Eric Hoffer and The True Believer

This is the first part of a two-part discussion at Wascana Fellowship that took place in early December 2010. The first is an overview of ideas from Eric Hoffer’s book. The second part is a discussion about some of the implications for a Christian.

Penetrating insight into human nature can be found at any level of class or culture. Unfortunately, it is not usually recognized by the elite world of scholarship and media. On rare occasions there are exceptions to this general rule. Eric Hoffer was an American dock worker who happened to be an avid reader. After watching the world change due to the fanaticism of regimes like German Nazism and Russian Communism (Socialism) he pondered the origins, attractiveness and progression of fanaticism in a series of thought-experiments. Encouraged by a publisher, he put his theories together in book form. The True Believer, first published in 1951, immediately launched him to center stage as a recognized American philosopher and wise man. This book is still consulted by American military and intelligence analysts to develop strategies and tactics to deal with ideologically-motivated regimes or terrorism.

Nobody who researches either mass movements or cults should miss reading this book. It is a gold mine of ideas and insight into the workings of leaders and followers of mass movements that attempt to shape the world into their own idealized image.

According to Hoffer, a mass movement appeals mainly to people who are dissatisfied with themselves and their accomplishments. They blame conditions outside themselves (rightly or wrongly) for their lack ability to acheive. They think that if they can change the world their personal problems will be solved.

Many reviewers and fans of Hoffer oversimplify Hoffer’s idea of the sense of dissatisfaction with themselves to imply that the people themselves are actually flawed. The problem is the perception that they are not achieving what they think they should be able to.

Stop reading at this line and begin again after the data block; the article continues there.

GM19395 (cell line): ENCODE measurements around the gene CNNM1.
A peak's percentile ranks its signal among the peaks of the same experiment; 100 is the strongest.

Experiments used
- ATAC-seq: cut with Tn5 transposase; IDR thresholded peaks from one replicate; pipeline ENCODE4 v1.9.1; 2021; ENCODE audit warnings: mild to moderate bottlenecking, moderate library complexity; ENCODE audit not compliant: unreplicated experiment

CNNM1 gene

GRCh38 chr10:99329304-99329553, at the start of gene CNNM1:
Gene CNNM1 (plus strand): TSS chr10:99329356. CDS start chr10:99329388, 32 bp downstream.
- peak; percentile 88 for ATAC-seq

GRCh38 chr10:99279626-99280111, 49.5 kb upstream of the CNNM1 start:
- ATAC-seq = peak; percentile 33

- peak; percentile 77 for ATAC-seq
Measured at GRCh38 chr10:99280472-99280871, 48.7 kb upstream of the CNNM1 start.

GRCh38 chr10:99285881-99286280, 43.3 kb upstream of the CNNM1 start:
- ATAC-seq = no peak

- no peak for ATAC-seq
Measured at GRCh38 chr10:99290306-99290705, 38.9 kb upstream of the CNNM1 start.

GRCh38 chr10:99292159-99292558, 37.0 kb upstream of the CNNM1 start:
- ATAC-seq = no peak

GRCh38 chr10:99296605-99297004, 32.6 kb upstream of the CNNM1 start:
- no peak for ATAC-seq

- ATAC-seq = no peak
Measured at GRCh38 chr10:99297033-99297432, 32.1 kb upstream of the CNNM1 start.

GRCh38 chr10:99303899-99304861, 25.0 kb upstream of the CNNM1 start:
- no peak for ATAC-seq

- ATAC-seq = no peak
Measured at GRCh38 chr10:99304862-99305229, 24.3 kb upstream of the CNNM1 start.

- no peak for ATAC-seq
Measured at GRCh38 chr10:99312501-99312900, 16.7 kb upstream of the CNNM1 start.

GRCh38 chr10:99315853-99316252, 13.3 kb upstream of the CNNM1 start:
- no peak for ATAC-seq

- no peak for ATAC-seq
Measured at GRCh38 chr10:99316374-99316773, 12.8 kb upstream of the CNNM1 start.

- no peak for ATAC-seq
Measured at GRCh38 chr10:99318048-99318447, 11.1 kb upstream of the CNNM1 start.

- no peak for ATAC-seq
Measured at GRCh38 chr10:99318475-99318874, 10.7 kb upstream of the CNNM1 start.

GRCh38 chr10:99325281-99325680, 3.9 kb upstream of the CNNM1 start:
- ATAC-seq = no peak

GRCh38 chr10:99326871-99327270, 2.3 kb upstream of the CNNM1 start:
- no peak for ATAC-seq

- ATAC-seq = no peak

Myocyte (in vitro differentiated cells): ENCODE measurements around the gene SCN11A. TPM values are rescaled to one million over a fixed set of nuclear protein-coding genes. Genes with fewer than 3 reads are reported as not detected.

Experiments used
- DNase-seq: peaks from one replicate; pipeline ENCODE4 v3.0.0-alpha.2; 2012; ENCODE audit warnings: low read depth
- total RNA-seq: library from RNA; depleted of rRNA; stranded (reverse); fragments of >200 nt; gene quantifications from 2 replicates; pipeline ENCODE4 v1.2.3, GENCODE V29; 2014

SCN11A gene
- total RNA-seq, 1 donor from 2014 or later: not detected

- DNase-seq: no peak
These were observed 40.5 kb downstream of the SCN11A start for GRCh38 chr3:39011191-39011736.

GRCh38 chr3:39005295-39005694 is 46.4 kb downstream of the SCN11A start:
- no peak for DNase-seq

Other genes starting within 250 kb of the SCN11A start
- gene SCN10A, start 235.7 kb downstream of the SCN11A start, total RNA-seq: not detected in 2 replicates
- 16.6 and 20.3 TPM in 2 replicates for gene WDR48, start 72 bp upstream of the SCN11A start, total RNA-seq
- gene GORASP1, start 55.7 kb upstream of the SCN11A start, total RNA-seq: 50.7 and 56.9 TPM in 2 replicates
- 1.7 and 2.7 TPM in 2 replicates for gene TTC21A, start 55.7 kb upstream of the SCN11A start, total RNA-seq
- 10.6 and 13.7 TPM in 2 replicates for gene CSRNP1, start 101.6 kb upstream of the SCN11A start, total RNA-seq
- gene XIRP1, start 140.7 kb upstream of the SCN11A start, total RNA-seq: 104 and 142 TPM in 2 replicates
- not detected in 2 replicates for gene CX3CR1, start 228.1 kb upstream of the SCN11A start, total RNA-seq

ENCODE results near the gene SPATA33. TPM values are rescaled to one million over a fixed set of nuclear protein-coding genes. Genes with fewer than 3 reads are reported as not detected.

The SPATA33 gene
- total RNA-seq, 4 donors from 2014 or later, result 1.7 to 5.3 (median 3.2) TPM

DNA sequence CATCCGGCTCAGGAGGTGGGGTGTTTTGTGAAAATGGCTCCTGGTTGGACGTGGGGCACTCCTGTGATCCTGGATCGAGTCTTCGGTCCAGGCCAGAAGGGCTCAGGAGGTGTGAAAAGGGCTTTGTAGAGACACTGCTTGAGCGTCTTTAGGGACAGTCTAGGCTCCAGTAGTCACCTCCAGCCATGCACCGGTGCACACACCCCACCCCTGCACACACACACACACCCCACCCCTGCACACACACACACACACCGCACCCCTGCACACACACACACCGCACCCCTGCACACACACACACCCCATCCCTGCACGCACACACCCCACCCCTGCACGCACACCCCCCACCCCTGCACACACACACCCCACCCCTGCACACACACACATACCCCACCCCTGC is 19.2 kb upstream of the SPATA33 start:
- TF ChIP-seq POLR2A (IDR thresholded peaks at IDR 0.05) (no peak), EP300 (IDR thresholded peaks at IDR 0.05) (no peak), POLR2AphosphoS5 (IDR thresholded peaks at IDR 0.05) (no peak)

It may well be unrealistic expectations of the person’s own competence in their chosen field, such as was the case for Adolf Hitler (who lacked the talent to be a competent painter).

On the other hand, most modern societies create underprivileged minorities by increasing the monetary requirements for training or purchase of tools. Economic collapses also generate dissatisfaction as once-employed people fall behind their peers economically.

Rapid, unrelenting change also produces dissatisfaction as people feel like they are falling behind. An example is the Luddite movement in the early days of the Industrial Revolution in England, who smashed powered looms to protest the pace of technological change that was undermining their ability to earn a living. Social change generates psychological pressures in addition to economic ones, as people are asked to set aside longstanding cultural values in favour of new, untried ways. Change increases the likelihood of people no longer fitting in, yet having memories of once being adequate.

If you are wanting to lead a mass movement, times like ours are becoming almost perfect. We are experiencing rapid change both socially and technologically, while the average North American is being bombarded with media describing the world as an increasingly frightening place. In addition to this, the North American economy is in very shaky condition, especially in the United States. It strikes me that the time is entirely too ripe in Canada and the United States for people with simplistic answers to complex problems to make their views known. Should governments prove unable to mitigate increasing unease, we could be in for all the turmoil that mass movements inevitably generate. We are probably in for, according to the ancient Chinese curse, interesting times.

In order to create fanatics, you must get them to hate. First, they must hate themselves enough to be willing change by adopting a new identity provided by the mass movement. This self-hate must be channelled into hatred of the present. Only people who hate the status quo enough can overlook the damage they will do to themselves and others in trying to wipe out the status quo. You must tell them over and over again how evil the present is and allow no positive thoughts or memories about the present to enter their heads.